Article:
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Disappointment, and another try, in wake of Supreme Court ruling shooting down student debt relief

In Massachusetts, 380,000 had applied for student debt relief. Now they’re back to square one.

Clover Cardoza is a 47-year-old Winthrop resident who graduated with $80,000 of debt. (It has now ballooned to $130,000 due to interest.)Jonathan Wiggs/Globe Staff

The Supreme Court on Friday struck down President Biden’s controversial proposal to cancel $400 billion in higher education loan repayments, though within hours the president was unveiling a new approach to erase student debt.

In a 6-3 ruling, the court’s conservative supermajority ruled that the Biden administration overstepped its authority by creating its initial forgiveness plan, which would have canceled $10,000 of debt for borrowers earning under $125,000 per year, or $250,000 for a married couple filing taxes jointly. For Pell Grant recipients, the debt relief would have been $20,000.

One-third of all borrowers would have seen their balances wiped out entirely.


In a news conference Friday afternoon, Biden skewered the ruling and said his administration will instead use its existing authority under the federal Higher Education Act to devise a relief program that is better insulated from legal challenge. Massachusetts Senator Elizabeth Warren and New York Senator Chuck Schumer had urged the government several years ago to use that law in a resolution calling for student-debt cancellation.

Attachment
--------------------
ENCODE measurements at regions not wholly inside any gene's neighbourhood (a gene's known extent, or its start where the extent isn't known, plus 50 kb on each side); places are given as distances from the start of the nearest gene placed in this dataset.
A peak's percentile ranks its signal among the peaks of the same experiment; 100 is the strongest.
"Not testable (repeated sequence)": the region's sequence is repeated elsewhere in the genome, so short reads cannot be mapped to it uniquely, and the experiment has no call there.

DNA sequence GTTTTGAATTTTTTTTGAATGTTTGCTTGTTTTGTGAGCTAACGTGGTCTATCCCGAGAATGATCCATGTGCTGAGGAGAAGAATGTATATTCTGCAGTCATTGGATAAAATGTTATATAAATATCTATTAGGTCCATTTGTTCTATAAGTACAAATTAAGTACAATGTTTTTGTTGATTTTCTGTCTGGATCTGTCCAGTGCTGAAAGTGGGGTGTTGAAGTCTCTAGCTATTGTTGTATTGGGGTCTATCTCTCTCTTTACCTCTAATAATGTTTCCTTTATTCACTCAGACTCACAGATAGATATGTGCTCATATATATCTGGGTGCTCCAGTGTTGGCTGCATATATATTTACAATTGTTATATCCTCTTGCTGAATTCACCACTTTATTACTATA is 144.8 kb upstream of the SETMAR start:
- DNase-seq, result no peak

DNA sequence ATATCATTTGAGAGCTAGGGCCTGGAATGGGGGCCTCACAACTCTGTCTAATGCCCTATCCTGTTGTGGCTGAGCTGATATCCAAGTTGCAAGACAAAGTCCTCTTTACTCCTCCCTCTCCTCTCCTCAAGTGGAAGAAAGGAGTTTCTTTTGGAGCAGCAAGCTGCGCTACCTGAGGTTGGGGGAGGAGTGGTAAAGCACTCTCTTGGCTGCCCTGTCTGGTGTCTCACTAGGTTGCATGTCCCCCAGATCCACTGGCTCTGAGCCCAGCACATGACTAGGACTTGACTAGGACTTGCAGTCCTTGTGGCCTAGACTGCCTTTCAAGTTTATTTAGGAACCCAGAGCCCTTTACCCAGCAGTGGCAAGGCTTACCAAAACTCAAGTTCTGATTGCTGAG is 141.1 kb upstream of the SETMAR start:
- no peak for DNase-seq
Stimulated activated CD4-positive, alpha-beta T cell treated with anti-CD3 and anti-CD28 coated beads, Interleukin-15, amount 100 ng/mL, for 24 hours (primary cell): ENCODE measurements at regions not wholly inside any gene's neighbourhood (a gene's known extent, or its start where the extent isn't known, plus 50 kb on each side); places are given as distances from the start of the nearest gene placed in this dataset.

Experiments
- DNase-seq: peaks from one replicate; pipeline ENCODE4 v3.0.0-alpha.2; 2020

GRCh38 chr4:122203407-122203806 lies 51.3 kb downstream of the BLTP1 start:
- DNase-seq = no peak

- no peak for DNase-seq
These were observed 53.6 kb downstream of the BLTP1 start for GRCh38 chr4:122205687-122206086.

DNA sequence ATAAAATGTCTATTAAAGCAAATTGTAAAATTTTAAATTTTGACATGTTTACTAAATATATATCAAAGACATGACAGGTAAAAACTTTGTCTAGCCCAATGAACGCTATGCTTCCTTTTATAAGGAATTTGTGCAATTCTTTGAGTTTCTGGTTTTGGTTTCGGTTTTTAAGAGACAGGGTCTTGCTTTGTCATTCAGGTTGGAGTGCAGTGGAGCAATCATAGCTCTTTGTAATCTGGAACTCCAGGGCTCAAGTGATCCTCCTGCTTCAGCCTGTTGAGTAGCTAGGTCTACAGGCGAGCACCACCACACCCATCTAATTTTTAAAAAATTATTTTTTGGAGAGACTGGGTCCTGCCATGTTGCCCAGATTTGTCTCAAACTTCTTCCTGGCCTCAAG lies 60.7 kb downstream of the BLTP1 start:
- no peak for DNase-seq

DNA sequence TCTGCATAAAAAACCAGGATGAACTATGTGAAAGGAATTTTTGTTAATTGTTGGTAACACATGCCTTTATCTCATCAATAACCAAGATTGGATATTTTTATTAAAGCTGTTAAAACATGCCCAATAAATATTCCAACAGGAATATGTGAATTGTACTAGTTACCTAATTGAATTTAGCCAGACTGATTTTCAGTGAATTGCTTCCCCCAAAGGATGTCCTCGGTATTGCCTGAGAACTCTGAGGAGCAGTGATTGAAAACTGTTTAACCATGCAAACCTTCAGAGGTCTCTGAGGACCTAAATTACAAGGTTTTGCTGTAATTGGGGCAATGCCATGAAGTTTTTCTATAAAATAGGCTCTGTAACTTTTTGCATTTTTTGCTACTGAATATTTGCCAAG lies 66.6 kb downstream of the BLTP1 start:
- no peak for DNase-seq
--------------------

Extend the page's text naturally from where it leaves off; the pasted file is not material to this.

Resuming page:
In addition, under a revised “on-ramp repayment program,” the Education Department will not refer borrowers who do not pay their bills to credit agencies for 12 months.

“My plan would have been good for the American economy [and] freed millions of Americans from the crushing burden of student debt,” Biden said. “More homes would’ve been bought. More businesses would’ve been started. . . . Millions of people would’ve felt they could get on with their lives.”

Among those whose near-term future was hanging on the court challenge is Clover Cardoza, a 47-year-old Winthrop resident who took out $80,000 for her undergraduate and master’s degree in the belief those degrees would be her path out of poverty. Today, with interest, she owes $130,000.